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gorann

Traveling close to M42

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48 minutes ago, gorann said:

all the pretty nebula that we image from here would slowly fade away and we would just see stars when we get there....

That is exactly the point I was trying (and failing) to make :wink:

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Yes Derek,

Thank you all for a good discussion that helped me think about it and cleared this up, even if the conclusion is a bit sad: Nebulosity looks best at a distance and will fade away when you get close. I will try not to think about it when I see Sci-Fi movies.....

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11 hours ago, gorann said:

This is getting interesting,

Stu, I think you nailed it. If you get 100 times closer, i.e. if you get to 13 light years from M42 (which is now at 1300 light years), the nebula would be 100 times wider, and the nebula area would be 100 x 100 = 10000 times larger, which is the same as the increase in light intensity, so the surface would be as bright as seen from here, which is very faint with the naked eye (=we cannot see it). On the other hand, the trapezium stars would also be 10000 times brighter, and since we can see them well from here, they would be extremely bright (better bring your sunnies on this trip!). So, I think I was right when I suggested that the trapezium would be so dominating that all faint stuff would be invisible. Conclusion: we can see all the wavelengths of light in the image I posted, but we would be blinded by the stars and not see any nebulosity. This suggest that we are better off at a distance. So sadly, all the pretty nebula that we image from here would slowly fade away and we would just see stars when we get there....

That reasoning is not quite accurate. Even if it is not a point source like a star each point on the surface radiates photons in all directions. As you get closer you will capture more of these per unit area, from each point. The nebula will thus appear brighter as you  get closer. You are thinking like an image from a telescope in which the same number of photons are spread over a larger area when the magnification increases. Regarding it's visibility from inside,  it would depend on a lot of factors - density of the parts, your exact location, 3D structure etc. Without a detailed analysis it would be hard to say either way. Although this is an interesting debate,  I am not sure this is the place for it :-)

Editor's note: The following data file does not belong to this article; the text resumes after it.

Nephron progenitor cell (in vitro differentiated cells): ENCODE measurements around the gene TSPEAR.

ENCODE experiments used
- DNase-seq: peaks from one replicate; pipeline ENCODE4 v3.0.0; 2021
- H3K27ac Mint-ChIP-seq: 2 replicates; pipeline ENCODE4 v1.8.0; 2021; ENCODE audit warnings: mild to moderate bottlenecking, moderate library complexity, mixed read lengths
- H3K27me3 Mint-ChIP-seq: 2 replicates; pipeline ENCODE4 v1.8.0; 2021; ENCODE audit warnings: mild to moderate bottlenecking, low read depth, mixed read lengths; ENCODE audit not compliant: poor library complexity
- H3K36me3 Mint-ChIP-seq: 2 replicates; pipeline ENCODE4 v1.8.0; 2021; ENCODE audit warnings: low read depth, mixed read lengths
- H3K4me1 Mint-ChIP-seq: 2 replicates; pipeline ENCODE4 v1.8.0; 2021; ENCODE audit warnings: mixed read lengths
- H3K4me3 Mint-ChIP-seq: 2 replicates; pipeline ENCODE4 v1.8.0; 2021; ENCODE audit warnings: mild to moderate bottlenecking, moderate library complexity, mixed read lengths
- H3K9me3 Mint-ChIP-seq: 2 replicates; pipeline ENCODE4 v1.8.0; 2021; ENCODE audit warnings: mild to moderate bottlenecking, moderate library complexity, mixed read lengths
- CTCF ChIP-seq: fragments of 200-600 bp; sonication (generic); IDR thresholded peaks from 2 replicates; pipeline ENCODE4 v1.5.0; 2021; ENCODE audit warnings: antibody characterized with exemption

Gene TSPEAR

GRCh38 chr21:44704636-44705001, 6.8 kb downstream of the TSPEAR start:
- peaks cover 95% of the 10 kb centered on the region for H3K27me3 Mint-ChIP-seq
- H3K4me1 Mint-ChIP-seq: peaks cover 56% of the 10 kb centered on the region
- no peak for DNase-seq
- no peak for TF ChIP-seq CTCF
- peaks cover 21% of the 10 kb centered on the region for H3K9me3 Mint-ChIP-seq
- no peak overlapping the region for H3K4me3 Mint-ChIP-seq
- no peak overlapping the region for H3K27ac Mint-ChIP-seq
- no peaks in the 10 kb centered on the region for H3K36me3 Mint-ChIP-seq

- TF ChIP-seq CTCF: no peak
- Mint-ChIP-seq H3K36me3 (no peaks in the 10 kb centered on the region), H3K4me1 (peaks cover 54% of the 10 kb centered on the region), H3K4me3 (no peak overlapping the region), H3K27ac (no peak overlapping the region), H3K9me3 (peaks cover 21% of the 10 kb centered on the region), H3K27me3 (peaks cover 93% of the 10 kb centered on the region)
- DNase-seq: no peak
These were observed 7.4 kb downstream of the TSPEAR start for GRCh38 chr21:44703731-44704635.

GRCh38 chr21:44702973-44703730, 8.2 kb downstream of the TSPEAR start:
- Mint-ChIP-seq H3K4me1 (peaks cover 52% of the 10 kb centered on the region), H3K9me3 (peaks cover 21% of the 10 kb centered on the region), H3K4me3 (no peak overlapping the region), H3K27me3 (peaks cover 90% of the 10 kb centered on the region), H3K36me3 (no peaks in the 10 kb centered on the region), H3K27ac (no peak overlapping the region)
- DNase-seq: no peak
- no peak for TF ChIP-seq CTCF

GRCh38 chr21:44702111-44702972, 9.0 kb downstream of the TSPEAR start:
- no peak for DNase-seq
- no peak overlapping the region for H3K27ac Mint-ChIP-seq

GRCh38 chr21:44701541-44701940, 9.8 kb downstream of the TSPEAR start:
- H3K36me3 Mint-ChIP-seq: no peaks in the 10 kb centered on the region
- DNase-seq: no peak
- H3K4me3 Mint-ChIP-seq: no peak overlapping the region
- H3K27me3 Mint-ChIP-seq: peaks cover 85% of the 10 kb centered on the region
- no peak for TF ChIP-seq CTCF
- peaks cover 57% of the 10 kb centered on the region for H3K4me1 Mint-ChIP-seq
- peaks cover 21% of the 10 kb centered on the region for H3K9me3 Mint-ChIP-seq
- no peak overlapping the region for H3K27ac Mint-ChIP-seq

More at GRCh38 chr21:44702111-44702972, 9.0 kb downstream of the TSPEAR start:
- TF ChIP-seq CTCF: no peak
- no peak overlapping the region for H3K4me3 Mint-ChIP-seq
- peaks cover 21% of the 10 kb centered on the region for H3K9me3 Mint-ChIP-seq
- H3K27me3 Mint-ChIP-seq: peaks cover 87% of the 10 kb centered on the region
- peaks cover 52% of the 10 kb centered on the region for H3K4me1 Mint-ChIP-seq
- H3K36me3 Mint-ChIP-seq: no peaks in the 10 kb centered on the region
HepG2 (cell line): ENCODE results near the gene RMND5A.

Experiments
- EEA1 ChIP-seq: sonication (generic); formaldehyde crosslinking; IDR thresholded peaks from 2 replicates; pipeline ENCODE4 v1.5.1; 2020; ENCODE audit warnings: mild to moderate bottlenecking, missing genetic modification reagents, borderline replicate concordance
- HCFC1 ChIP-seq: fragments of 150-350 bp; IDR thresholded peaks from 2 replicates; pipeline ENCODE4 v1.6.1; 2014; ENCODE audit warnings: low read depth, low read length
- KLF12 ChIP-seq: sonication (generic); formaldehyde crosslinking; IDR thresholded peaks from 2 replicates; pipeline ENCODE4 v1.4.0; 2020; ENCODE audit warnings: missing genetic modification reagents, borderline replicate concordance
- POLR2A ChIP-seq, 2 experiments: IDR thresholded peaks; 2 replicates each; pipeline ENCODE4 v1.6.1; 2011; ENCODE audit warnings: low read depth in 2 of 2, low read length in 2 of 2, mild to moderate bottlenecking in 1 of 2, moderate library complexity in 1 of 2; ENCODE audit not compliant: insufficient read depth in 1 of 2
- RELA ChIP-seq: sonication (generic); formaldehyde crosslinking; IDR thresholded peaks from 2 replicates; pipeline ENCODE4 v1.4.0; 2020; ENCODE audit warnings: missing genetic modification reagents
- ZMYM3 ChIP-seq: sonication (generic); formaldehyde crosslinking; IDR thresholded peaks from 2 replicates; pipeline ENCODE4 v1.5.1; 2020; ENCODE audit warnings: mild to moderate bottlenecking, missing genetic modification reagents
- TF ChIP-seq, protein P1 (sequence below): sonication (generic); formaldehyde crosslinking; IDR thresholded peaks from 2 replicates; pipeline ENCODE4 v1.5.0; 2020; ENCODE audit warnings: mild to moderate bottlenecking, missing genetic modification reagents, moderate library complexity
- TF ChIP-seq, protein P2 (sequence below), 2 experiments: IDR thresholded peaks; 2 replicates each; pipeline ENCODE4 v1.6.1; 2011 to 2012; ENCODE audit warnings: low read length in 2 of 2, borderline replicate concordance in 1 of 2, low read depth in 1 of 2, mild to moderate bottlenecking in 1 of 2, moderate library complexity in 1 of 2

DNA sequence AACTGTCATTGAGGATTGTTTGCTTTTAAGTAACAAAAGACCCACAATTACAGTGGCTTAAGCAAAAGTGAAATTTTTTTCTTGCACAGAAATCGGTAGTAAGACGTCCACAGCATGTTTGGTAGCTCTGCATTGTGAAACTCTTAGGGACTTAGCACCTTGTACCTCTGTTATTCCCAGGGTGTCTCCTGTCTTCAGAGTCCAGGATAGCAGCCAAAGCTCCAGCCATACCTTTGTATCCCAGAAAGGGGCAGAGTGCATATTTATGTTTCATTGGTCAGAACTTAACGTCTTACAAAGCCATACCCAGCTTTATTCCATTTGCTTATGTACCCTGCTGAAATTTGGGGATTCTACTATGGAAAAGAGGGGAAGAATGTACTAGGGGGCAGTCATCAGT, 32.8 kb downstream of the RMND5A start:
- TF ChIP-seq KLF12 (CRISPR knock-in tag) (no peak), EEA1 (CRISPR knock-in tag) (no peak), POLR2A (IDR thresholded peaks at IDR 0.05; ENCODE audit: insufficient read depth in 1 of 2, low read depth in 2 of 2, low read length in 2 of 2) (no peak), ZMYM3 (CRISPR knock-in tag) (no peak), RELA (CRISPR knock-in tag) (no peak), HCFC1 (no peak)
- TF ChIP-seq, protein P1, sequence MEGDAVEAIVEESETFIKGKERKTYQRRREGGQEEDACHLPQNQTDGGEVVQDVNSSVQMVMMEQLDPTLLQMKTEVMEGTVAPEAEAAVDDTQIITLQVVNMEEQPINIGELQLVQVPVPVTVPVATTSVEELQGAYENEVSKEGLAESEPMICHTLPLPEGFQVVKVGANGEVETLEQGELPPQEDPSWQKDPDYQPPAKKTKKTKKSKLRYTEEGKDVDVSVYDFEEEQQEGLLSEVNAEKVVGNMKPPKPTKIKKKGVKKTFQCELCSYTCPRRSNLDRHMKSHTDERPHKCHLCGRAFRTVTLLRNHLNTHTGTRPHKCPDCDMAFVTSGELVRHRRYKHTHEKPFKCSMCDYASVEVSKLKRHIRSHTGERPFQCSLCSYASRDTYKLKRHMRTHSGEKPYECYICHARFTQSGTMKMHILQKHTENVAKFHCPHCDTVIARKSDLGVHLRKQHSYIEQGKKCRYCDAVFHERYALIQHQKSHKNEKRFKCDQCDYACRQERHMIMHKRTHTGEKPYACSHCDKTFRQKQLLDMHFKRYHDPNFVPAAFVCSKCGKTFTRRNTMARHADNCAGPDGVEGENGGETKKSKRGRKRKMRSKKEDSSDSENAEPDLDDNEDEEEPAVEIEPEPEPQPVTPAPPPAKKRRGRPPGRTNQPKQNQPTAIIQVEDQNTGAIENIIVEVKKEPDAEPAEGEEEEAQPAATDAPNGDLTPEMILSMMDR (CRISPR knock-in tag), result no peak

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9 minutes ago, beka said:

That reasoning is not quite accurate. Even if it is not a point source like a star each point on the surface radiates photons in all directions. As you get closer you will capture more of these per unit area, from each point. The nebula will thus appear brighter as you  get closer. You are thinking like an image from a telescope in which the same number of photons are spread over a larger area when the magnification increases. Regarding it's visibility from inside,  it would depend on a lot of factors - density of the parts, your exact location, 3D structure etc. Without a detailed analysis it would be hard to say either way. Although this is an interesting debate,  I am not sure this is the place for it :-)

It is definitely a complex subject, but the basic premise that the nebula does not get brighter as you get closer is correct I'm afraid.

Some interesting info here.

http://www.universetoday.com/99989/in-reality-nebulae-offer-no-place-for-spaceships-to-hide/

http://blogs.discovermagazine.com/badastronomy/2008/04/26/what-does-a-nebula-look-like-up-close/#.VrcY_EXfWJI

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I'm not sure that is the complete picture. The links talk about being up close; inside the nebula. I would agree they would not be brighter. However, if you go far enough away they would also be dim simply because photons would not arriving at the observer very often.

Somewhere in between there must be a sweet spot. So I'm guessing as you get closer more receptors are receiving light and it would appear brighter. At some point it would be spread over a larger area and not get brighter. Of course I might be talking tosh.

Nurse, nurse, I've been left alone again!

cheers

gaj

 

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1 hour ago, Stu said:

It is definitely a complex subject, but the basic premise that the nebula does not get brighter as you get closer is correct I'm afraid.

Some interesting info here.

http://www.universetoday.com/99989/in-reality-nebulae-offer-no-place-for-spaceships-to-hide/

http://blogs.discovermagazine.com/badastronomy/2008/04/26/what-does-a-nebula-look-like-up-close/#.VrcY_EXfWJI

Well Stu, despite the links I remain unconvinced, and would agree with gajjer. A larger scope makes the image brighter because it gathers light over a larger area corresponding to more flux. Closer the same telescope would gather more flux or more of the emitting objects luminosity. Inside the nebula would be a different story but even then we might see something in the same manner that we see the milky way from inside the galaxy.

... anyway I still like the image without the stars :-)

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5 minutes ago, beka said: